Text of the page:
2. Another slow clap for the FIA rules..

  3. The rule is in the Sporting Regulations, section 28.4 (c). The penalty for changing the entire power unit is starting from the pit lane, whereas for changing a single component is 5 or 10 grid places depending on first or second time the component is changed.
    When I commented in the Round-Up yesterday, I was unaware of this particular penalty — I had assumed that the penalty was the sum of several grid position losses, leading to being last on the grid.
    The counter-argument to not participating in qualifying is the risk of being excluded by the stewards based on rule 36.1. Saving mileage surely does not qualify as “exceptional circumstances”, but I haven’t found a specific definition of “exceptional circumstances”.
    Based on the current rules, Vettel should put in a timed lap during the first part of qualifying. The rule makers can argue about changing the rules to prevent similar ridiculousness next year. Of course, if he does skip qualifying, the stewards will claim that having only 17 cars for the race is “exceptional circumstances”.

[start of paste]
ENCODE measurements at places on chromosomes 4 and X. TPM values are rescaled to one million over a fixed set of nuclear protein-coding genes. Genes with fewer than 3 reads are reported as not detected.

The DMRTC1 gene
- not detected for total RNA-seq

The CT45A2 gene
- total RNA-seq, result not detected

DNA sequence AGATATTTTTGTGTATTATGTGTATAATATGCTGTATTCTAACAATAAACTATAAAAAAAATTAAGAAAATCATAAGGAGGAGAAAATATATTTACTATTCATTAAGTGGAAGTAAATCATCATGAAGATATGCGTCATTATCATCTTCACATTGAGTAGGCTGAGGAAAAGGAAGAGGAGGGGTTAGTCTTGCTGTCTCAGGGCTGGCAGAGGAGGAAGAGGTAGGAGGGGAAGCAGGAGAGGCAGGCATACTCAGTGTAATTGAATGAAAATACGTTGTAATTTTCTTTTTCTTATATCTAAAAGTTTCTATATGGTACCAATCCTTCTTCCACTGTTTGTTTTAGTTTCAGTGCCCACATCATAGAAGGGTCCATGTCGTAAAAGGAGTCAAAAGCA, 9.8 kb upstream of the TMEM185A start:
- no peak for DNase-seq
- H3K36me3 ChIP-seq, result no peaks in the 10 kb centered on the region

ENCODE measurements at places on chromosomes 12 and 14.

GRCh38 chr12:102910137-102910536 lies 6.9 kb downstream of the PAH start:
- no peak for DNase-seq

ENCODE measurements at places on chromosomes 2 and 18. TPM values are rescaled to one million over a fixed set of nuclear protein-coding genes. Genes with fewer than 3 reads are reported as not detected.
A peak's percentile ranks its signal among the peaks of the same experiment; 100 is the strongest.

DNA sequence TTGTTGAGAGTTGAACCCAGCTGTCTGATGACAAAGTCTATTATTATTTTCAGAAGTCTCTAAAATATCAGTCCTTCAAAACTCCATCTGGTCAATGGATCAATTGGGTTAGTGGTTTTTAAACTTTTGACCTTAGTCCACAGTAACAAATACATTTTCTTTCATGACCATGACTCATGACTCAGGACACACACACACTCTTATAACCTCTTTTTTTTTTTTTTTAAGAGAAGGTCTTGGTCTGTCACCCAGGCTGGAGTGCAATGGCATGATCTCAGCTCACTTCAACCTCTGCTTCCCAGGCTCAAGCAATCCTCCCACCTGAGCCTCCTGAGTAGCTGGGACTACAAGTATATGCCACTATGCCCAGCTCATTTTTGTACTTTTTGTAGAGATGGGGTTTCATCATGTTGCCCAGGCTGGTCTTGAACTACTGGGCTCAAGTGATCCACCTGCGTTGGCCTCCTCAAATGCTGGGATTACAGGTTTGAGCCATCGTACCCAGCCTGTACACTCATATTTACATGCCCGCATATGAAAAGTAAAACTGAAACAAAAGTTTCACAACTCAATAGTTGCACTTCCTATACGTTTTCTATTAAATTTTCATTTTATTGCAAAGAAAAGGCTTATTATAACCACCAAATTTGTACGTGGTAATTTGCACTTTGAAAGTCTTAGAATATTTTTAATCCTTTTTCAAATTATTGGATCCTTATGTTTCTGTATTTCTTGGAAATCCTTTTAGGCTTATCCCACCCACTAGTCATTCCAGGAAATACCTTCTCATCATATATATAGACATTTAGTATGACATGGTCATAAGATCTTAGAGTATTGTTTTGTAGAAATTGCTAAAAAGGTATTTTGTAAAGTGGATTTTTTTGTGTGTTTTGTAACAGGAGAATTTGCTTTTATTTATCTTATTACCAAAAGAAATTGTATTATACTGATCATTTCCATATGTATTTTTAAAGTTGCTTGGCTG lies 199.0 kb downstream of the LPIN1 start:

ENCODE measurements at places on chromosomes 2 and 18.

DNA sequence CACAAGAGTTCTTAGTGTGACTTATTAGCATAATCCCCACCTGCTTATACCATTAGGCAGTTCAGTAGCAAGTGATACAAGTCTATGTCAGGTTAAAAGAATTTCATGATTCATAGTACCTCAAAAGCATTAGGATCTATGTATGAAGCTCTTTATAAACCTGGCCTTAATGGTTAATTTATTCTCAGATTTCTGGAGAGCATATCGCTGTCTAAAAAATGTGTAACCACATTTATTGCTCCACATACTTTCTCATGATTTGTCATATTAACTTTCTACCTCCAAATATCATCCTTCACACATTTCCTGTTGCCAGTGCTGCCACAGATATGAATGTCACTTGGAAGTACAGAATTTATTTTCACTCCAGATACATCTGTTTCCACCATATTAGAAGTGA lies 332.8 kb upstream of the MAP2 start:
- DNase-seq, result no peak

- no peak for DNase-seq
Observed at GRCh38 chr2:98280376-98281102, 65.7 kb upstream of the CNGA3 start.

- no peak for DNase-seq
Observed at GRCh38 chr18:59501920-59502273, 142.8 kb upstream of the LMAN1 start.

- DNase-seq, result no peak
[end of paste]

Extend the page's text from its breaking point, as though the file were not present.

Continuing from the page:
1. What about the qualifying format? Will it be adjusted for 18 cars? Or will we basically have two part qualifying with an 18 minute warm-up so that Maldonado can start last?

      1. @mateuss – It’s been linked/discussed here and elsewhere that they may well go to a ‘drop 4 cars per session’ for Q1 and Q2 to deal with the attrition.

        1. with Vettel not taking part, it is going to be 3 and 4 – most likely the Saubers and Maldonado in Q1.

          I guess they can directly start with Q2 with the rest of the cars.

  4. Although I’m not a Vettel fan, it’ll provide some nice action to see how far he can carve his way through the field!

  5. I don’t think it’s a bad rule, if we weren’t already missing four cars we’d probably think it was exciting to see a top car fight from the back. A pit lane start for a complete new power unit is a reasonable penalty.

    1. @george – I disagree. I think the old 10 place penalty is enough and I think the current penalty only really hurts the midfield. Here’s my rationale:

      For the back of the field, both systems’ penalties are pointless because they are already at the back. It is just kicking them unnecessarily.

      For the top teams, they can largely overcome both penalties. Mercedes is an outlier, but they can come from the back to win as has been proven. But RBR this year, and other teams in recent years have proven that they can podium/win from 13th and get podium/pts from the back.